Many workers who retained their jobs during the COVID-19 pandemic realized they could be much more productive at home than in the office, if given the choice. This trend had a markedly positive effect on overall engagement. If this option was not available — or if working conditions actively declined during the pandemic — many employees realized they could find better work experiences elsewhere, and quit in droves.

For example, Gallup saw engagement slide nine points among healthcare workers from early 2021 to early 2022. Stories of healthcare staff shortages and nurses’ strikes are well-publicized, with issues ranging from health and safety concerns to low wages to dangerously high patient loads. This may be an extreme example, but demonstrates that low engagement can indeed have serious consequences.

Factors That Impact Employee Engagement Data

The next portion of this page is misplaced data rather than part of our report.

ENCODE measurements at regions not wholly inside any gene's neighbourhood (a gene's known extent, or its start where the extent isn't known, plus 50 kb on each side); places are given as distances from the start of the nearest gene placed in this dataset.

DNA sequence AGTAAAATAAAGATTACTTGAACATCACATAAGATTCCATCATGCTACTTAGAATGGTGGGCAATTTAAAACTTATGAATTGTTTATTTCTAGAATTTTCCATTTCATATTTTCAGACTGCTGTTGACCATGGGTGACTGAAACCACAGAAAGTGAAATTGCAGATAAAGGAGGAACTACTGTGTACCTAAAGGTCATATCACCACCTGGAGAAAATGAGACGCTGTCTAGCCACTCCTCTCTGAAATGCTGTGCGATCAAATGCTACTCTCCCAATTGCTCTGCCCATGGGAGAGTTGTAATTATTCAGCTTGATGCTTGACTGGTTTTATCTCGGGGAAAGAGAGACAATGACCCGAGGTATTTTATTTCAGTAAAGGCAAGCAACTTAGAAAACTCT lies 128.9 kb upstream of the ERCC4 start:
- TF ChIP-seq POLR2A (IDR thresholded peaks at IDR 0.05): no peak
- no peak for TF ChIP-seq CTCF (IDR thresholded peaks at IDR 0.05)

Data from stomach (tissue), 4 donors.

Aside from COVID-19, there are some evergreen factors that have historically affected — and continue to affect — employee engagement across industries.

Whether or not they are formally surveyed, employees take the following into account when gauging their own investment in their jobs:

  • Clarity of expectations: Do I know what I’m meant to be doing at work?
  • Opportunities for development: Can I learn or develop a skill set at work?
  • Communication: Are there clear channels of communication between myself and my teammates, my manager and/or leadership?
  • Weight of opinions: Do my opinions matter, and are they heard?
  • Value-based recognition: Am I called out for my positive contributions?
  • Compelling missions: Am I motivated by my employer’s mission statement?
  • Trusted relationships: Do I trust my coworkers? My manager? The leadership team?
  • Health and safety: Do I feel safe at work? Does my employer take steps to protect my health?
  • Well-designed jobs: Is my role clearly defined, and do I deliver what the organization needs from me? Am I doing too much or too little in my role?
  • Flexible work schedules: Can I work from home or take time off when needed?
  • Ongoing training: Is training available to existing employees as well as new hires?
  • Strong company culture: Can I identify my company’s values? Do I support them?
  • Work/life balance: Do I feel obligated to take my work “home” with me when I don’t need to?
  • Interest: Am I interested in my work? Am I bored?